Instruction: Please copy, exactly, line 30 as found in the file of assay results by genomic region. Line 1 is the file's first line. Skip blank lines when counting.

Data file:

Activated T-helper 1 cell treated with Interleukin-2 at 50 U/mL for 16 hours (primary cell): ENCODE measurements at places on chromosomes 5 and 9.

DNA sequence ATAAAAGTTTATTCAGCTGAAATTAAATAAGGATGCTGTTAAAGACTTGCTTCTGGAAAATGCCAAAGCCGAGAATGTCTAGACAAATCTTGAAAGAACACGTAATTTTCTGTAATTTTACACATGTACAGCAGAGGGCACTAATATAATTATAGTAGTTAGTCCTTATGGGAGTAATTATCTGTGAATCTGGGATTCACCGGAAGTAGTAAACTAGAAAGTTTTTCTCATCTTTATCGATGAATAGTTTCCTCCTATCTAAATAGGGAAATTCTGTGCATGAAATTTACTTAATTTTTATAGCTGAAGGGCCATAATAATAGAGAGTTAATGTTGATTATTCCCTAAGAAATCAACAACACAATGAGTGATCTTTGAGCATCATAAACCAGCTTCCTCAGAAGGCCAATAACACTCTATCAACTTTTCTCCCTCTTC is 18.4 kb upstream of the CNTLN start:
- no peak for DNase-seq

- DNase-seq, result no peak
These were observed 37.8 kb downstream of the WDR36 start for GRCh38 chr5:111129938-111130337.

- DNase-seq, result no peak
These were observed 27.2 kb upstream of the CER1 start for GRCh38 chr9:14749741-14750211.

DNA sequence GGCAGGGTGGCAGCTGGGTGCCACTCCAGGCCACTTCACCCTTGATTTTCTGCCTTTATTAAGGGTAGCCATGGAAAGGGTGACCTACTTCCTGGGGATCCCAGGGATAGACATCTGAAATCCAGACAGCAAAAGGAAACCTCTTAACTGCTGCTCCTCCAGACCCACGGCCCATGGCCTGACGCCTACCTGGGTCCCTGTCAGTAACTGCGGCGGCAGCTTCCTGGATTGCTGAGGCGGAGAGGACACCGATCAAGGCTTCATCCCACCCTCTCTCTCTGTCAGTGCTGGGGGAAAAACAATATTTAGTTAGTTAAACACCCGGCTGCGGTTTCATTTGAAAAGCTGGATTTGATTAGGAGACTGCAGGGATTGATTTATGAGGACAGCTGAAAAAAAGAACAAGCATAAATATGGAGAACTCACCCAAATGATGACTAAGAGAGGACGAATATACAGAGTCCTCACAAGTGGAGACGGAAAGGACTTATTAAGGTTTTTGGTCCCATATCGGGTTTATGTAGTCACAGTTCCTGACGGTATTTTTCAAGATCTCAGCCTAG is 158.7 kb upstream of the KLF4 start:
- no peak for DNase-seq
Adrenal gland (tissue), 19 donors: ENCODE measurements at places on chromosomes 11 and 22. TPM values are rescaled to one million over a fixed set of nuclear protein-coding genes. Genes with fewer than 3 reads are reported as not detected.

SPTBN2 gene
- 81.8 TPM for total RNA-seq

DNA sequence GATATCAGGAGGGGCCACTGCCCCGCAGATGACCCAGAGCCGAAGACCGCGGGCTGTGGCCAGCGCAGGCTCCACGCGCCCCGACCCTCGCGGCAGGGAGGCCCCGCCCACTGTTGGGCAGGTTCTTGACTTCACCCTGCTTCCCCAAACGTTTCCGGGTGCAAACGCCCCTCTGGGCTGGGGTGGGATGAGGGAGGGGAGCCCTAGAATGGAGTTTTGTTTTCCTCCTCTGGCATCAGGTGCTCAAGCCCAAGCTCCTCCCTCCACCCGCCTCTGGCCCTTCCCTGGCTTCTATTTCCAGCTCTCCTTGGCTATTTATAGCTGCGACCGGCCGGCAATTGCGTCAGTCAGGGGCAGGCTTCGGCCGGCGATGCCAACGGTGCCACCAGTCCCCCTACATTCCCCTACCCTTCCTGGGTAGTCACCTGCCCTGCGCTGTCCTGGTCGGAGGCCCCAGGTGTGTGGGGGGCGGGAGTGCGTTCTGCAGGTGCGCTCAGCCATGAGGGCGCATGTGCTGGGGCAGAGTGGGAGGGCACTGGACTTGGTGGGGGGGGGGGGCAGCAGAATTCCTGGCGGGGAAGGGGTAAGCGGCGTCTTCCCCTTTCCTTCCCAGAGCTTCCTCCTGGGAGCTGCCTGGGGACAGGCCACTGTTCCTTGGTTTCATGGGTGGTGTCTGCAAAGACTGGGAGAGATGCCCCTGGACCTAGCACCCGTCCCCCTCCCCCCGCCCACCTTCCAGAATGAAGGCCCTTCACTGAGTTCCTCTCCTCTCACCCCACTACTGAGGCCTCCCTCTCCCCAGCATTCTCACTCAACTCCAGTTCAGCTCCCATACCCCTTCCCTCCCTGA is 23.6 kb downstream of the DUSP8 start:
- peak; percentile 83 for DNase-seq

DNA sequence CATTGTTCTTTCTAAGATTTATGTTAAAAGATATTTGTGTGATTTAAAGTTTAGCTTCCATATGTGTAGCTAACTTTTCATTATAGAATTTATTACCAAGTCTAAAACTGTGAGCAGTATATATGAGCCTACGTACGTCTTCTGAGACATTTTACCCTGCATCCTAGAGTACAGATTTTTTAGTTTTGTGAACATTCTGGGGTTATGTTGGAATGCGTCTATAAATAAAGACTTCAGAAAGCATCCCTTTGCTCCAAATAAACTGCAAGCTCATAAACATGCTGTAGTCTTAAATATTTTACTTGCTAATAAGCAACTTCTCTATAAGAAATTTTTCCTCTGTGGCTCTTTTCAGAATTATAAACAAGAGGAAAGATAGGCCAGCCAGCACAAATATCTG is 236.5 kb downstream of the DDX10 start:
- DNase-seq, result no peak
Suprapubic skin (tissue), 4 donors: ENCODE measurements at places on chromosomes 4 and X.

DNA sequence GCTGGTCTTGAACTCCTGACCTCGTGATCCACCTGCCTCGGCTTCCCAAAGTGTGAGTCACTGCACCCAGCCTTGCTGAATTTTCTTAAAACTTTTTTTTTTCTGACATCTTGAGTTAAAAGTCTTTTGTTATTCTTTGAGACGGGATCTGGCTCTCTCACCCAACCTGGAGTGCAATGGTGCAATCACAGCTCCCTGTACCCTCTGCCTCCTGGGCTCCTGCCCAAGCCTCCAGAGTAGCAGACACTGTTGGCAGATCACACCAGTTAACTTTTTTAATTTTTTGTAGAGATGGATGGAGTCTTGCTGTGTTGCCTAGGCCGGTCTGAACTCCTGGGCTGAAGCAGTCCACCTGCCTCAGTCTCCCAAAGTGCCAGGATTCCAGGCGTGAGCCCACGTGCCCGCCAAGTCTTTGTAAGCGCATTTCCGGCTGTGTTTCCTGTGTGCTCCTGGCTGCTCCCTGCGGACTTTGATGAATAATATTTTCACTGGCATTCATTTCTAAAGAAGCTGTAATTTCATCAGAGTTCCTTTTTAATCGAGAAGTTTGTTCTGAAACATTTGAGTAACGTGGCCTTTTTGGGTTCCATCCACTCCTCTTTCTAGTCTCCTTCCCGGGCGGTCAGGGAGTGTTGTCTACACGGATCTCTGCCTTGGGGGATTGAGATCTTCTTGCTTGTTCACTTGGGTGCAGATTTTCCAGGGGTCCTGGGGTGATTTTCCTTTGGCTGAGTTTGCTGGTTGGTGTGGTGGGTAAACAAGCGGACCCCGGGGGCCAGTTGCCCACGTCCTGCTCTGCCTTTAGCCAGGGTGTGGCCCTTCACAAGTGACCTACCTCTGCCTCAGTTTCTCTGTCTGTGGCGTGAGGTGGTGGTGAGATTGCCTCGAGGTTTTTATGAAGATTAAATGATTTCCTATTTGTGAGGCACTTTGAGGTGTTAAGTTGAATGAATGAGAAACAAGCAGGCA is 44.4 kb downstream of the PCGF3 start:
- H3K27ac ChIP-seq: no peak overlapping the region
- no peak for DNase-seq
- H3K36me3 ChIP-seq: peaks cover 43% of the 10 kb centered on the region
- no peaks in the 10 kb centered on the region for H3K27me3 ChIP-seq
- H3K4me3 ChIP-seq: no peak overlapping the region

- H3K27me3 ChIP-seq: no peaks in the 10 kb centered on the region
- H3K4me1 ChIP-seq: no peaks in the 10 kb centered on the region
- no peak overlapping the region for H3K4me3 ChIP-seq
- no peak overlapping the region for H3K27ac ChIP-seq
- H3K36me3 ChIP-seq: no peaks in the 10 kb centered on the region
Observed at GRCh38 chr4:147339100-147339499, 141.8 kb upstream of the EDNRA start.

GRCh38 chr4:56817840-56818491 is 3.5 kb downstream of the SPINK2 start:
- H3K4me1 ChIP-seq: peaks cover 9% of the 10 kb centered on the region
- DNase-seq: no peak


GRCh38 chr4:56817840-56818491 is 3.5 kb downstream of the SPINK2 start: